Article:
The Way of ColorInsight: Understanding Race and Law Effectively Through Mindfulness-Based ColorInsight Practices
Law Review Article
diverse campus environment, campus climate
Despite much good effort to the contrary, reports from a wide variety of fields and locations serve daily to remind us that race still matters in America. To many legal scholars, these reports are not only not news but they suggest work that must be done within the legal academy to minimize racial bias within contemporary law. For example, in his groundbreaking Article, Trojan Horses of Race, Jerry Kang highlighted the research identifying and confirming implicit bias as a pervasive cognitive, interpersonal dynamic, and placed on the research agenda that should follow this revelation scholarship by law professors examining “teaching strategies,” as well as “debiasing programs, and [educational] environments.” More recently, Margalynne Armstrong and Stephanie Wildman have argued that educators, especially those in law, must move from “colorblindness to color insight,” developing approaches to teaching law which increase our capacity to understand race, and in particular Whiteness, and its pervasive operation in the law. This is so even though teaching and learning about race, and especially about Whiteness, is notoriously difficult for all of us.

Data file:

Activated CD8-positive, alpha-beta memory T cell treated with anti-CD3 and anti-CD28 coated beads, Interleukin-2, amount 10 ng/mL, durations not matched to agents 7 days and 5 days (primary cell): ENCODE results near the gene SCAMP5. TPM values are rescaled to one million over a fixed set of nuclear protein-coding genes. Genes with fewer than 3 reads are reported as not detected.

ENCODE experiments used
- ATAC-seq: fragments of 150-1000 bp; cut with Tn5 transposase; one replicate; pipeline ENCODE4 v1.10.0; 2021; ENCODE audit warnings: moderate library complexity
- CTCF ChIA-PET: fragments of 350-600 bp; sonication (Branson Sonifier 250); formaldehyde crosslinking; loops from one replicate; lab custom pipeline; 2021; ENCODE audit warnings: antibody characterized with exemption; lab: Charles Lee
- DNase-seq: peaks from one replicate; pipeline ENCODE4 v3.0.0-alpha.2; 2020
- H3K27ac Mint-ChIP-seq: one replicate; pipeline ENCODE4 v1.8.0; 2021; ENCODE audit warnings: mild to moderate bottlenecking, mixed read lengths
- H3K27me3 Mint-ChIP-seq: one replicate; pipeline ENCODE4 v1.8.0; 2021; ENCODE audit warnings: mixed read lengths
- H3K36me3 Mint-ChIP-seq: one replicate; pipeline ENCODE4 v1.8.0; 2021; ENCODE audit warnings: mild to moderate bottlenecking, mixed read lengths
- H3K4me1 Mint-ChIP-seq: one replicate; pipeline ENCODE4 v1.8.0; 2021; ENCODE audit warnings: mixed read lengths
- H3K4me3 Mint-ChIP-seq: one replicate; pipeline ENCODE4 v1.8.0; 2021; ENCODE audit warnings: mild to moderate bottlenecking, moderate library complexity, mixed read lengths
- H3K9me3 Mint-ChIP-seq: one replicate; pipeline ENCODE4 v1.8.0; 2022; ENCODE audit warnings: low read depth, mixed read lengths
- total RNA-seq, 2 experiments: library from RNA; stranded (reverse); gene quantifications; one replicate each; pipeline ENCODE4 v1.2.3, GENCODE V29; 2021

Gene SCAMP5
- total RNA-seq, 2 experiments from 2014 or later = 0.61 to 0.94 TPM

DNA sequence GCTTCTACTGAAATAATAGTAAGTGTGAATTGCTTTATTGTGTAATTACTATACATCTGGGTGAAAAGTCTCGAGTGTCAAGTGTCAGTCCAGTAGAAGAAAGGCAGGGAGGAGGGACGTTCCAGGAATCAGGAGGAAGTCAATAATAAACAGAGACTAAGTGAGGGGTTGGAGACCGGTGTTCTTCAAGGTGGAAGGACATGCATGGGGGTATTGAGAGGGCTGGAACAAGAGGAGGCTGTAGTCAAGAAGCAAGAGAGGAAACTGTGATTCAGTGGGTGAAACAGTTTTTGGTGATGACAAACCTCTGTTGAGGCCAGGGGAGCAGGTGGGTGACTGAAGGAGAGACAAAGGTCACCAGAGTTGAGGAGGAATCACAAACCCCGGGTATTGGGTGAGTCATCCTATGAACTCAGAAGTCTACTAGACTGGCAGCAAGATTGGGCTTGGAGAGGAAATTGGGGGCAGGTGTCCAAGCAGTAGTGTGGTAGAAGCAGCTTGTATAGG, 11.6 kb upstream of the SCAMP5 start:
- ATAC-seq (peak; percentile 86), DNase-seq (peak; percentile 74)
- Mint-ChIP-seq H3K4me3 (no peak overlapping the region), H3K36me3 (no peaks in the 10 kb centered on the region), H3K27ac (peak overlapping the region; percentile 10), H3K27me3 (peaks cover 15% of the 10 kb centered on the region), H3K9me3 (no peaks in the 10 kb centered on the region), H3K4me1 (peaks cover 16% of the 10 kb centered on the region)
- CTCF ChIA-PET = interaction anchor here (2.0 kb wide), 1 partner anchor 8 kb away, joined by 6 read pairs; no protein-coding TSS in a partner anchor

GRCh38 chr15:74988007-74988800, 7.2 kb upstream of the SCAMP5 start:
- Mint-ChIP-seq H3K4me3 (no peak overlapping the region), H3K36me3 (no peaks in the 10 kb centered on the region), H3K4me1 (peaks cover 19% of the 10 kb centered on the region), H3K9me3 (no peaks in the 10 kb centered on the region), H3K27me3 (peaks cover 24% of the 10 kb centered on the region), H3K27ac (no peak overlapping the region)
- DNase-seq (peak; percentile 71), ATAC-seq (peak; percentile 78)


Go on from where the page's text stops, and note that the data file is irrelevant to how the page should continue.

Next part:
To teach about race in ways that increase understanding and minimize bias, and to do so in increasingly diverse classrooms requires that we each continually explore new methods and be radically open to adopting what works. This Article breaks ground by importing analyses and findings from the interdisciplinary literature on the pedagogy of race into the legal education literature, a body of scholarship which elaborates how both colorblindness and implicit bias may impact performance in law school classrooms and in practice beyond, and by identifying ways that contemplative pedagogy may be an important component of effective corrective responses.
Specifically, in this Article, I argue that educators may increase capacity to understand the impacts of race and color on law and legal education, minimize implicit bias, improve student performance and better promote the interests of justice in a diverse society by working to incorporate and blend these two important pedagogical trends: the theory and practice supporting inclusive and identity-safe classrooms; and the theory and practice of mindfulness in teaching and learning. Building on the work of Armstrong and Wildman, DiAngelo, and other scholars of the pedagogy of race, I identify mindfulness as essential to teaching and learning in this area. Specifically, I introduce and describe the Practices of ColorInsight as a set of mindfulnessbased and compassion-based pedagogical practices which support the development of such awareness and the building of the capacity and stamina necessary to cross-racial engagement notwithstanding the challenging issues that routinely arise across personal, interpersonal, and systemic domains.